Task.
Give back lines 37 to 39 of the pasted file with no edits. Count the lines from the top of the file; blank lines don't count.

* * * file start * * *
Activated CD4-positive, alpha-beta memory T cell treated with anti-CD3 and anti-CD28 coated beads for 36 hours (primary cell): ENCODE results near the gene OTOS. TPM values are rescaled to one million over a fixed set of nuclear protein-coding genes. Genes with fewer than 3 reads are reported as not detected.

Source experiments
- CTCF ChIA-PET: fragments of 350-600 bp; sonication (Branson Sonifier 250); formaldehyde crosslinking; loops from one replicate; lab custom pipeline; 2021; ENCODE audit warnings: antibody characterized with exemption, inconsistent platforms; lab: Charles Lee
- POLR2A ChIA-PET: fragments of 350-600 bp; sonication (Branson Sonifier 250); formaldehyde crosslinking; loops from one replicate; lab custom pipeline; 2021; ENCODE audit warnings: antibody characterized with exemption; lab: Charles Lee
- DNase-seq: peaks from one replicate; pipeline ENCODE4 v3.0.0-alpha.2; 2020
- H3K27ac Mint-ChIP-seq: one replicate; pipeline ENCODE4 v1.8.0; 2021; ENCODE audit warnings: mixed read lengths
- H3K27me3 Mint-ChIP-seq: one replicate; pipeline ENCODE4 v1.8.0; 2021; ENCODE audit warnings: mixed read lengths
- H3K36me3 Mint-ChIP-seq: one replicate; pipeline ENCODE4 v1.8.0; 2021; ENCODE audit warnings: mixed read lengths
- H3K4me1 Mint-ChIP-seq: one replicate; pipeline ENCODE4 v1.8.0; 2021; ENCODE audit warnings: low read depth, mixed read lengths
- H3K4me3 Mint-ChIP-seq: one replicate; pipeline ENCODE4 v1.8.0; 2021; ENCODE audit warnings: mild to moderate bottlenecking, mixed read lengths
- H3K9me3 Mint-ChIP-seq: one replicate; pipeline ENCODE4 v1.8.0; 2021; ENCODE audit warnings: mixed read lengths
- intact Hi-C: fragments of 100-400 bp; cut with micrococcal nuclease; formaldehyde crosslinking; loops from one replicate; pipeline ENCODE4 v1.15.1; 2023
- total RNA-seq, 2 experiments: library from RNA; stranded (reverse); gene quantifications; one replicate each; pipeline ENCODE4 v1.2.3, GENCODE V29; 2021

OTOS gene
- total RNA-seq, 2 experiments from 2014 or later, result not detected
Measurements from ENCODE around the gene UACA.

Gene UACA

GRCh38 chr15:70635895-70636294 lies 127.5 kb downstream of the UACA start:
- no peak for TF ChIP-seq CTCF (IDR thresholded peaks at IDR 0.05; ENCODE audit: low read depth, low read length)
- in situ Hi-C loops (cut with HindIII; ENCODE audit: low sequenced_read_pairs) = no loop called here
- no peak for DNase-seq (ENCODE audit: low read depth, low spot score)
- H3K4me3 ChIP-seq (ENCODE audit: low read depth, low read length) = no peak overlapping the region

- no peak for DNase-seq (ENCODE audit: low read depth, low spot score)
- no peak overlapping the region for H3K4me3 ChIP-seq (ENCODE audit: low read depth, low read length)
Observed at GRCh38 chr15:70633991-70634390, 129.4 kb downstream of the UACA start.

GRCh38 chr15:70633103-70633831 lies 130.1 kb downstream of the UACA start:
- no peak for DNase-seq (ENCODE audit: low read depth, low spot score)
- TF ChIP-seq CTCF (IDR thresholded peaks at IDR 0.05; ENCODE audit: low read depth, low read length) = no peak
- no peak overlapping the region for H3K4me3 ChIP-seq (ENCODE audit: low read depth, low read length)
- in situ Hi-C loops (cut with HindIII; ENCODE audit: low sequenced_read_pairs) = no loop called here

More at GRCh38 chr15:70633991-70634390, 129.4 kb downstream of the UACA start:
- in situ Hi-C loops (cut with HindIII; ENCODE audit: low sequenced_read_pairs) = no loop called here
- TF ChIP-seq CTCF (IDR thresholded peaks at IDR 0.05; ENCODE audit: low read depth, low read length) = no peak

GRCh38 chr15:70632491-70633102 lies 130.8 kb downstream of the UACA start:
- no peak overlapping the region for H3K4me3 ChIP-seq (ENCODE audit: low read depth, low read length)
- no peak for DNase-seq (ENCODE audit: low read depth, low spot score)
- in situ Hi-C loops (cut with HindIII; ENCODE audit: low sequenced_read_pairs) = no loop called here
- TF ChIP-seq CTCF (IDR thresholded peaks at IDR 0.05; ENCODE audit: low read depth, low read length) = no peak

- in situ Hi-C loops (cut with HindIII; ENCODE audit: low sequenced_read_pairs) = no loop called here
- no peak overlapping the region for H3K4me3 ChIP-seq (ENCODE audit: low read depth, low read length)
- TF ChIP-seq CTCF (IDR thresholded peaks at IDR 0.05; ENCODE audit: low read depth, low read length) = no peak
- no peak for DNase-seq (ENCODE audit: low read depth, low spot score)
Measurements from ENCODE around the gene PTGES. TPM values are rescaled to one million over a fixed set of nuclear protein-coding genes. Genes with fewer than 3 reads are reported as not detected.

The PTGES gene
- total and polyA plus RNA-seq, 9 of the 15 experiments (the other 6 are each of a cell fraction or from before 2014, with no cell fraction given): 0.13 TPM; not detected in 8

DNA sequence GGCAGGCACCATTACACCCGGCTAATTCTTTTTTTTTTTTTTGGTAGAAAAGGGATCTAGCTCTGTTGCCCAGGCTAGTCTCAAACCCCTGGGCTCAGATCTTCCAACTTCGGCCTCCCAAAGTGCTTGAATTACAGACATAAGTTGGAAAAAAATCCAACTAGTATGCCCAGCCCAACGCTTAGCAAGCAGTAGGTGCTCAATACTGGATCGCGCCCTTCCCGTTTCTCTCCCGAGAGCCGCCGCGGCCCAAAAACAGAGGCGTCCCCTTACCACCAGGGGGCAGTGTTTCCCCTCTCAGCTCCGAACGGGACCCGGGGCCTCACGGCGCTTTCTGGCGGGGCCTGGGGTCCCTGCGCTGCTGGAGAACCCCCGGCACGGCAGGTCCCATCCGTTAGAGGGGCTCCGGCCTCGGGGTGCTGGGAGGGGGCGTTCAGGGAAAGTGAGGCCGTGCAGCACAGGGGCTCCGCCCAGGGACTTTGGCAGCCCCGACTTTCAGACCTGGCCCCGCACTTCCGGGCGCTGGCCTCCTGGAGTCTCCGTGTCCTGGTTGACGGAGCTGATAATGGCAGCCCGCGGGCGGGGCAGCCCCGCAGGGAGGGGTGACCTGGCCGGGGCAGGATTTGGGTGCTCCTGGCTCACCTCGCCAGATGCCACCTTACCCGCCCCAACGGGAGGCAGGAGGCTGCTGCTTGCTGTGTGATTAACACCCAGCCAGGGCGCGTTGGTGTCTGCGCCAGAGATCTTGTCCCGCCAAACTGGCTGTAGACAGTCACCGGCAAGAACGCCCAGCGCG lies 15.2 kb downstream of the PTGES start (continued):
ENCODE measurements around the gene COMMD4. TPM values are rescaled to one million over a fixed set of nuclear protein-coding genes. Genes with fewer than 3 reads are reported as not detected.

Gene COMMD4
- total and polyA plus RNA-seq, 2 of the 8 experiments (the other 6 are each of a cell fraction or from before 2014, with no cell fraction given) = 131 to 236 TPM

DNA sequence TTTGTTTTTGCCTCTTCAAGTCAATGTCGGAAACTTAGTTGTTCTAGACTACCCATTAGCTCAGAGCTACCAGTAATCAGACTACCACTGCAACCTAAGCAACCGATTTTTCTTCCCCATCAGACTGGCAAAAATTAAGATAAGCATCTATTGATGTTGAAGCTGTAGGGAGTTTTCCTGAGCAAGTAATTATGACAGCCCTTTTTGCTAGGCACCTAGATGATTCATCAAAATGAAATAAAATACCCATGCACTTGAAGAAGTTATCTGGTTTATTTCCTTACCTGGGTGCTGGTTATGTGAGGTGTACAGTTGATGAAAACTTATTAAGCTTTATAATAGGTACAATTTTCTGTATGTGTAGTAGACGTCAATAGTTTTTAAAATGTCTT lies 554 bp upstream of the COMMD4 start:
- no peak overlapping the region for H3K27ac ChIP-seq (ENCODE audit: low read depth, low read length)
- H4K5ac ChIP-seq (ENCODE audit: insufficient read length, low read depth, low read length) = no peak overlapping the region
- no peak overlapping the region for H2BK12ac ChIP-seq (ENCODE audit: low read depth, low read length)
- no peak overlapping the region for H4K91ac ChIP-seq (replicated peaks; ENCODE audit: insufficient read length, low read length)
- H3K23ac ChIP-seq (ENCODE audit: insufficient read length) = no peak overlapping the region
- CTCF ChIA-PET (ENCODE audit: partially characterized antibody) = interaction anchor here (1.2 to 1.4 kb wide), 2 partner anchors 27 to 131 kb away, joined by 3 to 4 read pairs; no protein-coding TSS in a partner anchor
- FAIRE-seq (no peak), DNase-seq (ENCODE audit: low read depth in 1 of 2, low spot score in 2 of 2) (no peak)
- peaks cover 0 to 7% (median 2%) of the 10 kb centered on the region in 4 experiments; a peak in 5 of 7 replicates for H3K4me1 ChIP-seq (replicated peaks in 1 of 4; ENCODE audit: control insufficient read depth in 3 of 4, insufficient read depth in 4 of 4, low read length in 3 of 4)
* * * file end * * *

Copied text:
- in situ Hi-C loops (cut with HindIII; ENCODE audit: low sequenced_read_pairs) = no loop called here
- TF ChIP-seq CTCF (IDR thresholded peaks at IDR 0.05; ENCODE audit: low read depth, low read length) = no peak

- in situ Hi-C loops (cut with HindIII; ENCODE audit: low sequenced_read_pairs) = no loop called here